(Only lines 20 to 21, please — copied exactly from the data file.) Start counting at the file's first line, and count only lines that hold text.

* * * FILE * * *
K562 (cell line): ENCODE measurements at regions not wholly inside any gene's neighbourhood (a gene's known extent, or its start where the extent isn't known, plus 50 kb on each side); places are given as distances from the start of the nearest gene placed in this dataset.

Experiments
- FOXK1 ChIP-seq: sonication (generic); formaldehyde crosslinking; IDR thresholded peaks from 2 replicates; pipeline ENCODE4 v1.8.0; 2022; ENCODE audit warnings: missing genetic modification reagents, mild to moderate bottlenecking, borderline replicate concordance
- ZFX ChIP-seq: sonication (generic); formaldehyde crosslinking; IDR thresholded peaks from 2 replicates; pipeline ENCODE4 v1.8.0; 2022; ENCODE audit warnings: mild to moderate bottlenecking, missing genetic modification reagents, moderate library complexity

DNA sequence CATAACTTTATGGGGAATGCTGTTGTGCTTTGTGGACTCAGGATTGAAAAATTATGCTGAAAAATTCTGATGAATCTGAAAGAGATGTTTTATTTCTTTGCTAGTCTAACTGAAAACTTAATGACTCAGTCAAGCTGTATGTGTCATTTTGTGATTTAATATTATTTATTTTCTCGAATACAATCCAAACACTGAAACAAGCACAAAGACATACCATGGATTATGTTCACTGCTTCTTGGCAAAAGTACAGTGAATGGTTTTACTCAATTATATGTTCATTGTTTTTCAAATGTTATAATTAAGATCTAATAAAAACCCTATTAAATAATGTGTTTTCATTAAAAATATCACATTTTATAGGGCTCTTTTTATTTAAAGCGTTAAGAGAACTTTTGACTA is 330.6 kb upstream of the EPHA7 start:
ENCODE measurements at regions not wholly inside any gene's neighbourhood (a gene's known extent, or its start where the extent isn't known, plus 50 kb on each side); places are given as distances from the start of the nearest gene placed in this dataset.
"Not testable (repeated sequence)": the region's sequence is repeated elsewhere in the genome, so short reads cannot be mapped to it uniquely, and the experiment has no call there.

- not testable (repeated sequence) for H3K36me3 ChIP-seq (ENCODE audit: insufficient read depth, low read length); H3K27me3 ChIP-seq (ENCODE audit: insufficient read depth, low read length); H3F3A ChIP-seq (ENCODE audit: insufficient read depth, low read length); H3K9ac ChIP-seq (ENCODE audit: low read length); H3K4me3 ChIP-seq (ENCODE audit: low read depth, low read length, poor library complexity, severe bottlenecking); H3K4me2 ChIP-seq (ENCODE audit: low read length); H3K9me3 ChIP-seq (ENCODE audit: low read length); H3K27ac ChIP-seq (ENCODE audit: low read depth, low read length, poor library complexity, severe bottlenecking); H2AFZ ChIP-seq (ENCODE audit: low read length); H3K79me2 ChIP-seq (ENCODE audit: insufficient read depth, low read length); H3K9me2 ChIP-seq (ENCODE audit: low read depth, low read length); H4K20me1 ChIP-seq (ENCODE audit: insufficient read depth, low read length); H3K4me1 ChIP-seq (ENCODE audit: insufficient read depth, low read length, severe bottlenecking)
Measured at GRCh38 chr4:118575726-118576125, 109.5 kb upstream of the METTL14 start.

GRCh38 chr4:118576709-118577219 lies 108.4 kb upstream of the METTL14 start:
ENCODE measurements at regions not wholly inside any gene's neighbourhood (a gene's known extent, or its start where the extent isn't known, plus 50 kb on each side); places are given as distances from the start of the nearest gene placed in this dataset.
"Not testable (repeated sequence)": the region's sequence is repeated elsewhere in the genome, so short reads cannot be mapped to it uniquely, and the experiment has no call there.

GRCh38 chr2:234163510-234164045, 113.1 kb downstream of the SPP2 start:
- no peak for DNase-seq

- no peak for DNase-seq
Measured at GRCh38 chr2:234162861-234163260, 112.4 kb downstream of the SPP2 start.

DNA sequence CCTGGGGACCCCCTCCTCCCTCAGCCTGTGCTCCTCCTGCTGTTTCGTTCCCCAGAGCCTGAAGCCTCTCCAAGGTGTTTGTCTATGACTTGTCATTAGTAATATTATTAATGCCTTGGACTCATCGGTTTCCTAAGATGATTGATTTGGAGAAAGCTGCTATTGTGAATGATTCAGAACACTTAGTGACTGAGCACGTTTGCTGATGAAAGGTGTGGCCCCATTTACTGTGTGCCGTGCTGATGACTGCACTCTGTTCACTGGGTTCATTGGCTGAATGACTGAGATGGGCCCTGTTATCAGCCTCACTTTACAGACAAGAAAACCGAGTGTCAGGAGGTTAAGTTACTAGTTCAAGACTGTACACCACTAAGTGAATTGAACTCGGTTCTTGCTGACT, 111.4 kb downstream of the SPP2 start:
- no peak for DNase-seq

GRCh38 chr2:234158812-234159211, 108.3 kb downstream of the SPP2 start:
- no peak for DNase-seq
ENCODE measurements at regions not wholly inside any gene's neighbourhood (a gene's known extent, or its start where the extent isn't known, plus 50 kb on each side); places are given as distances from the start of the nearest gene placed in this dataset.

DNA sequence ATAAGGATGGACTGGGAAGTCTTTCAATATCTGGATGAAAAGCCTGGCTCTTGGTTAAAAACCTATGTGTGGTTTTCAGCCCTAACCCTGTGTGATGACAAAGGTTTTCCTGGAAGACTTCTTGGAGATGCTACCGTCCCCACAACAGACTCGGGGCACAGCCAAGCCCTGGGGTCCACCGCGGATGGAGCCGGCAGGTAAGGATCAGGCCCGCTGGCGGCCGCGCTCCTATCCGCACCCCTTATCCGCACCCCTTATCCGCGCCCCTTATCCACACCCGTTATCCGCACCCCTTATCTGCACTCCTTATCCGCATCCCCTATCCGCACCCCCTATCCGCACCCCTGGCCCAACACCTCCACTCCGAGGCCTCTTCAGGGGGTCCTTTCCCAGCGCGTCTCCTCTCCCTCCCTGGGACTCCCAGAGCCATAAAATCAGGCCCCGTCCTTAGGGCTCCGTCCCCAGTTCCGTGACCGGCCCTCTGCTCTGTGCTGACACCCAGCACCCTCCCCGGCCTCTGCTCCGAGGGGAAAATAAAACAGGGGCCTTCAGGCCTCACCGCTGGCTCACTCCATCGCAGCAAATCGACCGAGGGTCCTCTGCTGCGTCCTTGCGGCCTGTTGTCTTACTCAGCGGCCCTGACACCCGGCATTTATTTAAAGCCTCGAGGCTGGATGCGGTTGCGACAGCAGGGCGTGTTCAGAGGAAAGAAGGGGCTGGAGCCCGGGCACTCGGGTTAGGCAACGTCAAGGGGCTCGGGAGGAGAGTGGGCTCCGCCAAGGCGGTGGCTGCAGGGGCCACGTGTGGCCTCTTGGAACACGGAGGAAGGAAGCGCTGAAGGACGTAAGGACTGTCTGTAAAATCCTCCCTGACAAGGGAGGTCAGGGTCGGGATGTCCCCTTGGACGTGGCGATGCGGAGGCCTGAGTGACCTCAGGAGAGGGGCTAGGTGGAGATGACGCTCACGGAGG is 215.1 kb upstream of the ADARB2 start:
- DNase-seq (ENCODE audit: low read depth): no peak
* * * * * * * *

- no peak for DNase-seq
ENCODE measurements at regions not wholly inside any gene's neighbourhood (a gene's known extent, or its start where the extent isn't known, plus 50 kb on each side); places are given as distances from the start of the nearest gene placed in this dataset.